Paralympic coach talks skills and developmement
Alex Pinniger - coach of Paralympic swimmer Jessica-Jane Applegate - has spoken about the qualities he feels have contributed to his coaching success, the importance of coach development, and what advice he’d give to anyone wanting to get into coaching.
Quizzed about what has made him a successful coach, Pinniger lists a combination of skills.
Speaking to Coaches’ Voice he said: “I have management experience, business acumen and a passion for instilling a love of swimming. I have exceptional ability to identify talent early on, influence and teach efficient technique and strive for the highest levels of physical and mental fitness.”
In addition to this Pinniger says he has a philosophy of putting swimmers first and foremost, is approachable, and notes a dedicated support team that he can call upon.
Pinniger also places an importance on continual development, saying: “This really goes without saying. The swimming world and sports science moves on very quickly and if you don’t continually develop yourself then you’ll be left behind quickly.
“There are lots of opportunities out there from courses to apprenticeships to conferences. The importance here is on ‘themselves’ because nobody is going to do any of this for you. Never be afraid to ask questions or ask for help with anything. Other coaches love to share their knowledge - they just won’t offer it up unless you ask.”
Asked what he’d say to someone looking at getting into coaching, in particular those looking at working with disabled athletes, Pinniger mentions the benefit of ‘life experience’.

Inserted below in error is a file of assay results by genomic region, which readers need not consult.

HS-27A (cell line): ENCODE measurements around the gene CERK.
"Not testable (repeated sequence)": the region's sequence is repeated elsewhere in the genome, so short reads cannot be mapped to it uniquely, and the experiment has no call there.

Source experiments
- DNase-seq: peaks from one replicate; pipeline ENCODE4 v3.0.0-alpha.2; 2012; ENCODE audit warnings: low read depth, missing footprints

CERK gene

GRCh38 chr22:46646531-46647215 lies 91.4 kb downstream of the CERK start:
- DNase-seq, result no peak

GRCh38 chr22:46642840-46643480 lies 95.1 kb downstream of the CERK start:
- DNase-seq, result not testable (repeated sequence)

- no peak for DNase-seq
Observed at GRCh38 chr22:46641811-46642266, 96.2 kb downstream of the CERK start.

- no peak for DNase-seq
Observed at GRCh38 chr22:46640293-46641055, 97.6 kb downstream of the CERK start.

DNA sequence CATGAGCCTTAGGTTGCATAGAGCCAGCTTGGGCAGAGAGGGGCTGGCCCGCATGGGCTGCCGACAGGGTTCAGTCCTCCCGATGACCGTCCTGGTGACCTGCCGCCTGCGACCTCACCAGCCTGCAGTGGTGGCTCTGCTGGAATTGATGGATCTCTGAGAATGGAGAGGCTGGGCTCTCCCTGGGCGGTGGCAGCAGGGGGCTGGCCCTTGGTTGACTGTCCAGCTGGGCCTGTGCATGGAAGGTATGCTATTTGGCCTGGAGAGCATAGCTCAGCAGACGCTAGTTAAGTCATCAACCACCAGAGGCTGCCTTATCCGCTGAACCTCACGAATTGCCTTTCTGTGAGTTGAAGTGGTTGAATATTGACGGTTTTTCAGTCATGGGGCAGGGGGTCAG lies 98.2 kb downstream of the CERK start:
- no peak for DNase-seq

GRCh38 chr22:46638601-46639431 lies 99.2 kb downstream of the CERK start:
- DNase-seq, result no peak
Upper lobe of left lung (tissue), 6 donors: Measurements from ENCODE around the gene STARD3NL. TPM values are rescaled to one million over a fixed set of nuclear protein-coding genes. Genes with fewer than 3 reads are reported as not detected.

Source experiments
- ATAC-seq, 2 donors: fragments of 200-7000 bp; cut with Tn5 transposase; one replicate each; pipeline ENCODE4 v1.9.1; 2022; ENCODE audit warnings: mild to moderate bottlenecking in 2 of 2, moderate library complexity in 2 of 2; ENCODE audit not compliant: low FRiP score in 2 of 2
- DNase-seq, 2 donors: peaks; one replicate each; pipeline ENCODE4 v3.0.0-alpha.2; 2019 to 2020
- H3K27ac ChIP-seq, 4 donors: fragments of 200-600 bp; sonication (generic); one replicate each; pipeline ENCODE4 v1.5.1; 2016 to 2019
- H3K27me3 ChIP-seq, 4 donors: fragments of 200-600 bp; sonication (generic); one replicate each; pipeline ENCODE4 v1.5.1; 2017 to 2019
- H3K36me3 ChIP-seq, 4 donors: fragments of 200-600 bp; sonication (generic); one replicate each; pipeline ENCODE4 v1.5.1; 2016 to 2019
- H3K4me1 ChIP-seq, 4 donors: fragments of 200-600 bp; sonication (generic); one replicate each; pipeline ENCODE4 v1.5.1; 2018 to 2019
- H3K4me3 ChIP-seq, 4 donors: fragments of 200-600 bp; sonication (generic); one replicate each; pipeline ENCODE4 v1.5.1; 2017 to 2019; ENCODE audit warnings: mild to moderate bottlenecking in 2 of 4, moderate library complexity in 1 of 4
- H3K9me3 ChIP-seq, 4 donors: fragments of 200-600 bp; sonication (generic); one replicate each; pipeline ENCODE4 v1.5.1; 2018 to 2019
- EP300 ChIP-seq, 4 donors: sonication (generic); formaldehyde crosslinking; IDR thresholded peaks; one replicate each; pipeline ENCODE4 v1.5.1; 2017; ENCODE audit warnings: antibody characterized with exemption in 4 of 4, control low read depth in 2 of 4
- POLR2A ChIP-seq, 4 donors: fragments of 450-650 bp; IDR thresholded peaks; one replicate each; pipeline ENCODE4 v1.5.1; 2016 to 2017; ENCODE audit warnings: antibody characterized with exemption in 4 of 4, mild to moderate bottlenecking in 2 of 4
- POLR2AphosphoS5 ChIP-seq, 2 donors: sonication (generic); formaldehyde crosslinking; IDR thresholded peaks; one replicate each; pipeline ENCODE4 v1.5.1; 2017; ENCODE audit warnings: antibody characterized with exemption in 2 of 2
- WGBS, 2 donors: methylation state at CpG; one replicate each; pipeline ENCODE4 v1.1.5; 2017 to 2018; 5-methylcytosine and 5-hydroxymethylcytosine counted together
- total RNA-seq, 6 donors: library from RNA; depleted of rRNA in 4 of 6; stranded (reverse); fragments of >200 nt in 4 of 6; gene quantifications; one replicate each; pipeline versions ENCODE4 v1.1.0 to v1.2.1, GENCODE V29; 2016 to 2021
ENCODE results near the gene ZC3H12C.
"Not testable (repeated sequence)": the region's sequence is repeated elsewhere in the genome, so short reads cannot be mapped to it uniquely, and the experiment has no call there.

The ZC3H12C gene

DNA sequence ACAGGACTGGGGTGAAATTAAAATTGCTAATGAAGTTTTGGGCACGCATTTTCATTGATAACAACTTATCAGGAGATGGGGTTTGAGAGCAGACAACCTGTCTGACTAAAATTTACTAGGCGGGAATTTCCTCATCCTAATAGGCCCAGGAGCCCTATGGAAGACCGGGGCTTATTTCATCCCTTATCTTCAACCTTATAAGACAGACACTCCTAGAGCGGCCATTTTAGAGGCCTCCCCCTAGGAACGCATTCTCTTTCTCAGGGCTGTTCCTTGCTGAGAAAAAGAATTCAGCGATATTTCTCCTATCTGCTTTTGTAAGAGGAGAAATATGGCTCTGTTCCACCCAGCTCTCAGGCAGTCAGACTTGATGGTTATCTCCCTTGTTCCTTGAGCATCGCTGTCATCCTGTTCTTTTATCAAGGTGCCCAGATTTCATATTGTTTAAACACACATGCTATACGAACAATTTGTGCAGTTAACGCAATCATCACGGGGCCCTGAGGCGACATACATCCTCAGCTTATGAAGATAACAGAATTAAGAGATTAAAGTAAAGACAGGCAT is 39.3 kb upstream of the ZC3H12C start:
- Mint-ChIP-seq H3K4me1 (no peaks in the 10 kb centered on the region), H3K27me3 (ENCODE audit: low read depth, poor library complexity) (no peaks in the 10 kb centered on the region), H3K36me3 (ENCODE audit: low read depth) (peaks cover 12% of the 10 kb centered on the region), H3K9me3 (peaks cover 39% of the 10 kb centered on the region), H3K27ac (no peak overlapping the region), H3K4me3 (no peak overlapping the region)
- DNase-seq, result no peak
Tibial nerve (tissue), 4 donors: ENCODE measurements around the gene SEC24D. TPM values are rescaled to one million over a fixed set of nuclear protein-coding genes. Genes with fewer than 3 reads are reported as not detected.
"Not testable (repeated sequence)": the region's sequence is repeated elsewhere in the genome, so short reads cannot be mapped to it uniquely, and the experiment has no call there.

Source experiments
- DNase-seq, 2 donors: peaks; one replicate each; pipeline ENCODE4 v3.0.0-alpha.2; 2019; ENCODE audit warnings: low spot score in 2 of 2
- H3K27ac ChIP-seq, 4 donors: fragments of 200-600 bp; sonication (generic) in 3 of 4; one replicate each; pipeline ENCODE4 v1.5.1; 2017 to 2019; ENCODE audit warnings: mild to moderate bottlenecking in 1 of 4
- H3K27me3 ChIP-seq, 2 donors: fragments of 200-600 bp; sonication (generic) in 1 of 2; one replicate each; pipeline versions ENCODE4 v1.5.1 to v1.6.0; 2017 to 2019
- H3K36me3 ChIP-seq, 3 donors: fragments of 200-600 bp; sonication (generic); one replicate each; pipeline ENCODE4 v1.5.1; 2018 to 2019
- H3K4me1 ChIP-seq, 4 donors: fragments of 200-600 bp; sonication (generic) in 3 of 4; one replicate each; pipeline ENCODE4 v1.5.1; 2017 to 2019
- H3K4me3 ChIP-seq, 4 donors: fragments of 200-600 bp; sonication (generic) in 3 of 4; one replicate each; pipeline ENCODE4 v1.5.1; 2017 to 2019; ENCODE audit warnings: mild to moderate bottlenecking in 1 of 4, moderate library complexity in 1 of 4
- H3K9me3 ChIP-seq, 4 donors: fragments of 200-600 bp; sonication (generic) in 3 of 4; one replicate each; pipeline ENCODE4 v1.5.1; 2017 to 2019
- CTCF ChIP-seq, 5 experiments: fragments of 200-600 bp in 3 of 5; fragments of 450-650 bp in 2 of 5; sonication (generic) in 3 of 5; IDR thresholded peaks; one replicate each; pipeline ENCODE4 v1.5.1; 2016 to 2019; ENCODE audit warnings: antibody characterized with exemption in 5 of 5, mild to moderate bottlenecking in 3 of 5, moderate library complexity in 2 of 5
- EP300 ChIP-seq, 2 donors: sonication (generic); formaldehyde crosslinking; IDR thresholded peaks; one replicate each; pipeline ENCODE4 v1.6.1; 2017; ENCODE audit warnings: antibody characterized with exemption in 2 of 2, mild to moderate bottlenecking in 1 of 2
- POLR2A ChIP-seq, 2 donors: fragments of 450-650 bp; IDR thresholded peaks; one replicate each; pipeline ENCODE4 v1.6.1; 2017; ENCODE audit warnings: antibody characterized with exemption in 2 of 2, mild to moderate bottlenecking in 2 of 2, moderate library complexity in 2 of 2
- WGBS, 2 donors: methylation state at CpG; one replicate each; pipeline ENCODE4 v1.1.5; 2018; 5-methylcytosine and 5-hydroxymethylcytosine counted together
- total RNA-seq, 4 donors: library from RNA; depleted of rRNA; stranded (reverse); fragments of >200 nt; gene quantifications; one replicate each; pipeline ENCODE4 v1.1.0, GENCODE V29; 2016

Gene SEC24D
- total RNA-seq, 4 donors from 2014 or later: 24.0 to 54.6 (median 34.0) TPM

He said: “Coaching is a fantastic career but there are several considerations. I’d always recommend someone to go and do something else first for a few years. Life experience is equally important to technical knowledge.
“I utilise my business experience every day in coaching, for example I’m now helping Jessica investigate becoming a professional athlete.”
Pinniger also says you must also be absolutely sure that coaching is something you want to do and to make sure your focus is not too narrow.
He added: “The gold medals are the high times but the reality is that coaching is one of the tougher careers. Go and talk to some coaches.
“With respect to disabled athletes I fully integrate them with able-bodied swimmers into our squad system. I’d recommend any aspiring coach not to pigeon-hole themselves and always stay open minded.”
Interview re-produced thanks to the kind permission of Active NorfolkAdd to My Folder